Banff residents invited to comment on tourism master plan

“The tourism master plan will be the benchmark for sustainable tourism here and we want to get feedback from the community.”

BANF – Residents are invited to give their opinion on the future of tourism in Banff National Park.

As part of the development of the park’s 10-year tourism master plan, the community survey, which can be found at, will run until June 10.

Banff and Lake Louise Tourism (BLLT) officials say the master plan, which is being developed in conjunction with Town of Banff and Parks Canada, will consider the well-being of the local community, the environment and economic prosperity.

“So many things have changed because of COVID that it really gave everyone time to stop and think,” said Nancy DaDalt, BLLT Director of Visitor Experience.

“The tourism master plan will be the benchmark for sustainable tourism here and we want to get feedback from the community.”

A survey of stakeholders in the tourism industry was conducted in March to better understand their thoughts on future post-COVID-19 preparedness, key priority areas, and expectations for the overall future vision for local tourism.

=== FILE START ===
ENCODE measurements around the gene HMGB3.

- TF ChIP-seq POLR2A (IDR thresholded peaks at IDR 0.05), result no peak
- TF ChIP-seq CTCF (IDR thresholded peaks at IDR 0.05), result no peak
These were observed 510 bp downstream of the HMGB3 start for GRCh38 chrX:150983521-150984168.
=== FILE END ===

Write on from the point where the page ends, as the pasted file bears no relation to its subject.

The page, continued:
The community survey is one of the next steps in the development of the master plan, which is expected to be completed by November.

In the years leading up to the COVID-19 pandemic, life in the bustling tourist city took a heavy toll on many residents, with more than four million visitors to Banff National Park each year.

In a 2018 Banff community social assessment, residents cited a dramatic increase in attendance and associated traffic congestion, which as a result was affecting their quality of life and sense of belonging.

In this assessment by the City of Banff, the challenges of living in a tourist town were ranked second by Banff residents to the high cost of living.

Residents talked about how busy life was and how there were no more downtime and off-season. They shared their concerns about increasing traffic congestion and the safety of pedestrians and cyclists, as well as the impact on valuable wildlife in the park.

There has been constant frustration with getting in and out of the city on the busiest days due to traffic jams, which often happens during the busy summer months and weekends when there are special commercial events.

Mayor Corrie DiManno said it’s important for residents to share their thoughts in a survey of what sustainable tourism could look like and what they want from the future of the community.

“As we have heard from residents in the past, there are challenges as well as perks to live where the whole world travels and this tourism master plan will really focus on the well being of the community,” she said.

“This plan will indeed be co-owned by the City of Banff, Parks Canada and Banff Lake Louise Tourism and we will need the support of the community to move forward with any of the big ideas that come with this plan.”

Mayor DiManno…

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